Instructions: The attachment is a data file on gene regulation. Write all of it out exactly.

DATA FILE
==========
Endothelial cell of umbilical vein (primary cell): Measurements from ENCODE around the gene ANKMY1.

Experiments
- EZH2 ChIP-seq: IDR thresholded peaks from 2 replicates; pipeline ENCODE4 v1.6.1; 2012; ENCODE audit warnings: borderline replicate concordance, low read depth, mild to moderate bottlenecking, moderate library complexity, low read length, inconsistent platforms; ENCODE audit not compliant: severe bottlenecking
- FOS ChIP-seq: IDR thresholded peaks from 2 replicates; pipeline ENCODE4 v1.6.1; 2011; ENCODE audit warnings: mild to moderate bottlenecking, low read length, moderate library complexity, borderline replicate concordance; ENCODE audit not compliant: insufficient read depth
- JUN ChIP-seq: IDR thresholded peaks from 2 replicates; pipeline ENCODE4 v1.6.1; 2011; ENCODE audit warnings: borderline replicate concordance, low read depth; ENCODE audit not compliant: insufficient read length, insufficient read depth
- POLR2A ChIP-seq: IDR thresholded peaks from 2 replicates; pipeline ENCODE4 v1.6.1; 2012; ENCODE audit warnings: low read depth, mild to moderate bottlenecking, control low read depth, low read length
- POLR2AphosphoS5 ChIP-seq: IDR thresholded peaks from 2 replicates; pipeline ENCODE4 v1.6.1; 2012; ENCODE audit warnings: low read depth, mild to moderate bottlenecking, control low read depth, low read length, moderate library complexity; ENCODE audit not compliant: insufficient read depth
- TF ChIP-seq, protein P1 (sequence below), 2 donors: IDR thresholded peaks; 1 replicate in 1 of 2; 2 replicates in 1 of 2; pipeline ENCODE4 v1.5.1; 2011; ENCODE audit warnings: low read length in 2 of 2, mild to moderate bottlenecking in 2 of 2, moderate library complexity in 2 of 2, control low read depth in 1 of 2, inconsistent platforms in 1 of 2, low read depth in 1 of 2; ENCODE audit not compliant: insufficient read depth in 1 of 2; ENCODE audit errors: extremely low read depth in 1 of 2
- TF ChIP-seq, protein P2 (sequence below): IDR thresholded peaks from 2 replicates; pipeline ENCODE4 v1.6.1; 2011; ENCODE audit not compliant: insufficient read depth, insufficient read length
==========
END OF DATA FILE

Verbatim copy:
Endothelial cell of umbilical vein (primary cell): Measurements from ENCODE around the gene ANKMY1.

Experiments
- EZH2 ChIP-seq: IDR thresholded peaks from 2 replicates; pipeline ENCODE4 v1.6.1; 2012; ENCODE audit warnings: borderline replicate concordance, low read depth, mild to moderate bottlenecking, moderate library complexity, low read length, inconsistent platforms; ENCODE audit not compliant: severe bottlenecking
- FOS ChIP-seq: IDR thresholded peaks from 2 replicates; pipeline ENCODE4 v1.6.1; 2011; ENCODE audit warnings: mild to moderate bottlenecking, low read length, moderate library complexity, borderline replicate concordance; ENCODE audit not compliant: insufficient read depth
- JUN ChIP-seq: IDR thresholded peaks from 2 replicates; pipeline ENCODE4 v1.6.1; 2011; ENCODE audit warnings: borderline replicate concordance, low read depth; ENCODE audit not compliant: insufficient read length, insufficient read depth
- POLR2A ChIP-seq: IDR thresholded peaks from 2 replicates; pipeline ENCODE4 v1.6.1; 2012; ENCODE audit warnings: low read depth, mild to moderate bottlenecking, control low read depth, low read length
- POLR2AphosphoS5 ChIP-seq: IDR thresholded peaks from 2 replicates; pipeline ENCODE4 v1.6.1; 2012; ENCODE audit warnings: low read depth, mild to moderate bottlenecking, control low read depth, low read length, moderate library complexity; ENCODE audit not compliant: insufficient read depth
- TF ChIP-seq, protein P1 (sequence below), 2 donors: IDR thresholded peaks; 1 replicate in 1 of 2; 2 replicates in 1 of 2; pipeline ENCODE4 v1.5.1; 2011; ENCODE audit warnings: low read length in 2 of 2, mild to moderate bottlenecking in 2 of 2, moderate library complexity in 2 of 2, control low read depth in 1 of 2, inconsistent platforms in 1 of 2, low read depth in 1 of 2; ENCODE audit not compliant: insufficient read depth in 1 of 2; ENCODE audit errors: extremely low read depth in 1 of 2
- TF ChIP-seq, protein P2 (sequence below): IDR thresholded peaks from 2 replicates; pipeline ENCODE4 v1.6.1; 2011; ENCODE audit not compliant: insufficient read depth, insufficient read length